The churches of Lalibela are the Ethiopian version of the famous city Petra in Jordan. It is located in the northern part of today's Ethiopian province of Wollo and is surrounded by rocky and impenetrable mountains. When they reach it, tourists have the feeling that they have entered some ancient kingdom. The unique medieval, monolithic churches of the 13th century in this "New Jerusalem" are among Ethiopia's most important historical sites.
Whether you are interested in religious architecture or not, the monuments inspire a sense of awe. Located at 2630 meters high, the monastery complex of Lalibela is a desolate and lonely place - the subject of annual mass pilgrimages. Located in the heart of Ethiopia, not far from a village of traditional round houses, the churches of Lalibela are cut into the rock massif so that their roofs are at ground level.
All 11 temples were built within a century, and legend has it that angels came to the aid of the builders. To fully appreciate this feat of human genius, the sites need to be seen up close - some of these are not at all noticeable in the deep excavations in which they are found, and others are in more open, cave-like spaces entities formed by continuous quarrying of stone in these places.
The churches are interconnected by a veritable labyrinth of narrow, rock-cut passages and tunnels with numerous side crypts, niches and galleries. It is a damp and silent underworld, inaccessible to the echoing chants of the praying mantis, that reveals its secrets only to those who examine it closely.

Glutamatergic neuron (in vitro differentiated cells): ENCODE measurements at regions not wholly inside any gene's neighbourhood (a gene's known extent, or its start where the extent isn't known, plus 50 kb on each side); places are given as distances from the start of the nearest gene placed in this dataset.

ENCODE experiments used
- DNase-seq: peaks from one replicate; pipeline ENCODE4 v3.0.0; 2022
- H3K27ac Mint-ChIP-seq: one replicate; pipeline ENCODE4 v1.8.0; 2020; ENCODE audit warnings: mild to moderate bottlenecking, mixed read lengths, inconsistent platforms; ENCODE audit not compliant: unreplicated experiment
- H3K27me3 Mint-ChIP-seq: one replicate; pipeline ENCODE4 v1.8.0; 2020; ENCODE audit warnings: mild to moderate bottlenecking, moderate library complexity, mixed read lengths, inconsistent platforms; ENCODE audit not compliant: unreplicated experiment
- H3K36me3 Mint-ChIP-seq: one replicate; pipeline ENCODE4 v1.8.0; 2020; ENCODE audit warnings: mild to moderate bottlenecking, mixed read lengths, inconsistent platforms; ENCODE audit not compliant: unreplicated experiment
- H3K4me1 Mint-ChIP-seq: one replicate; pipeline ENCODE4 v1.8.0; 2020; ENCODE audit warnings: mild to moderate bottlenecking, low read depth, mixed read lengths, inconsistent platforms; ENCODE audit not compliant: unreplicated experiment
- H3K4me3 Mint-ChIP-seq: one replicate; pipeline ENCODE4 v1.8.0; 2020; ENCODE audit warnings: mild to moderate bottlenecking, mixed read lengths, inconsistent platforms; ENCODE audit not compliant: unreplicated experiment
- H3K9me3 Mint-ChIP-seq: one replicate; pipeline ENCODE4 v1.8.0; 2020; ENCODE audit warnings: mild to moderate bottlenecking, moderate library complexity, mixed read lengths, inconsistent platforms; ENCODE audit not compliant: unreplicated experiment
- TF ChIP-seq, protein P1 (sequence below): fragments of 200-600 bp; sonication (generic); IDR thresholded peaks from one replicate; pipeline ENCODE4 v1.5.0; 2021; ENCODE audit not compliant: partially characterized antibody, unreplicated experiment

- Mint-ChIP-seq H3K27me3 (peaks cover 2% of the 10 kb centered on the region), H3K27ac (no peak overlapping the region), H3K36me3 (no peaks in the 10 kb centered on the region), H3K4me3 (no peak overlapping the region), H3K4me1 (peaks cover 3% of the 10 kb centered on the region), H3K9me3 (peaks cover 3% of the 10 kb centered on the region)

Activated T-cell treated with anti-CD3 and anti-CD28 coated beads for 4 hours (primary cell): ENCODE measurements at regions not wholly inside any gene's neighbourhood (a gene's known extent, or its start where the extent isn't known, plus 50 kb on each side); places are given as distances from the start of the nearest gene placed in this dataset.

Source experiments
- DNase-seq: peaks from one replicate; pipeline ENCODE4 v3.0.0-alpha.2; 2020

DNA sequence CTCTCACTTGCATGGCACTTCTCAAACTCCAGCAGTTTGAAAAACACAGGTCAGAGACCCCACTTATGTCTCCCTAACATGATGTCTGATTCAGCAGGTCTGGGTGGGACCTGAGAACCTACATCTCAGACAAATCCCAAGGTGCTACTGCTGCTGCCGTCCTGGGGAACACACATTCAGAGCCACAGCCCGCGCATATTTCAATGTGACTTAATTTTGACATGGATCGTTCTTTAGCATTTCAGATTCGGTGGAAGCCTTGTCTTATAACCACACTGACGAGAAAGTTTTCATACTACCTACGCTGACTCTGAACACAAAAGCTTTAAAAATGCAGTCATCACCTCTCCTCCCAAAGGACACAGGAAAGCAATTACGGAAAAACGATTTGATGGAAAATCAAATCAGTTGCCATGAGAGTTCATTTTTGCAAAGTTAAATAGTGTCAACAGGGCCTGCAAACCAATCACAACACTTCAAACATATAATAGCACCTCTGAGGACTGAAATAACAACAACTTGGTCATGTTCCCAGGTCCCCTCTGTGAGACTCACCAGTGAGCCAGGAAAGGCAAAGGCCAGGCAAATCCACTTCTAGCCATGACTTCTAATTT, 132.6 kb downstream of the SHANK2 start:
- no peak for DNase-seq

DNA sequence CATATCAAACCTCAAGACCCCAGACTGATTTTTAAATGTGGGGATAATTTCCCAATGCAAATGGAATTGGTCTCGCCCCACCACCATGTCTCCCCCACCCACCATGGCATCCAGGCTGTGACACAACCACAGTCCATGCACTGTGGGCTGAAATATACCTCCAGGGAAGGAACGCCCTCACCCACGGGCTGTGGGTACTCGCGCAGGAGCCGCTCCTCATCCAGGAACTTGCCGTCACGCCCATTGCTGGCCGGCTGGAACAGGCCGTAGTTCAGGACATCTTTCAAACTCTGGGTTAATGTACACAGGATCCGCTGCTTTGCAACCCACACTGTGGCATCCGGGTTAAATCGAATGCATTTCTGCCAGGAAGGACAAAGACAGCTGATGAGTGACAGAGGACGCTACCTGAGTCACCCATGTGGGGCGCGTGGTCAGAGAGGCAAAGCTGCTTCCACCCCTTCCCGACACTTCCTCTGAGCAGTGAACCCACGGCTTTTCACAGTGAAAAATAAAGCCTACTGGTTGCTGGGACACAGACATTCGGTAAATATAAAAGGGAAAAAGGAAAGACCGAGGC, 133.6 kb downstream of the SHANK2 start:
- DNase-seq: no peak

Over time, the once thriving and populous capital of medieval Ethiopia turned into a small settlement. Lalibela's churches have been preserved thanks to the care of generations of priests who kept there their treasures of ornate crosses, illustrated Bibles and miniature manuscripts. From the road we climb to it, Lalibela is quite inconspicuous against the background of the 4200 meter high Abuna Yosef peak rising above the surrounding area.
Hello traveling people! I present to you an extraordinary country from which we returned three days ago. Ethiopia captivated me forever! We had the opportunity to explore the central and northern parts without Axum and Tigray because of the situation there! For history buffs, I highly recommend it! Beth Medhani Alem ("House of the Savior of the World") is a church of the Ethiopian Orthodox denomination located in the city of Lalibela, in the Amhara region of Ethiopia.
It was built in the 13th century most likely by Emperor Gebremeskel Lalibela of the Zagwe dynasty and is the largest monolithic rock-hewn church in the world. It is one of the eleven monolithic churches in Lalibela that were declared a UNESCO World Heritage Site in 1978, and is part of a group of six churches located north of the local Jordan River.
Their builders wanted to present it as a reproduction of the Church of St. Mary of Zion from Aksum, destroyed in 1535 during the invasion of the army of Ahmed Ibn Ibrahim Al-Ghazi. Bet Medhane Alem is the largest and tallest temple in the Lalibela complex with an interior space of around 10,000 cubic meters and it is estimated that 15,000 cubic meters of rock was removed for its construction.
From the point of view of the device, the colonnade of 34 square supports that surrounds the church stands out. It corresponds to the characteristics of a basilica with three entrances, is not painted and is divided into five naves. The church houses one of the greatest Ethiopian ecclesiastical treasures - the Lalibela Cross.
Lalibela, the last, emblematic, monolithic without columns "St.George" Only those baptized in the Jordan River have the right to burial in niches in the courtyard. Forgive my presence in certain shots, but I was there anyway.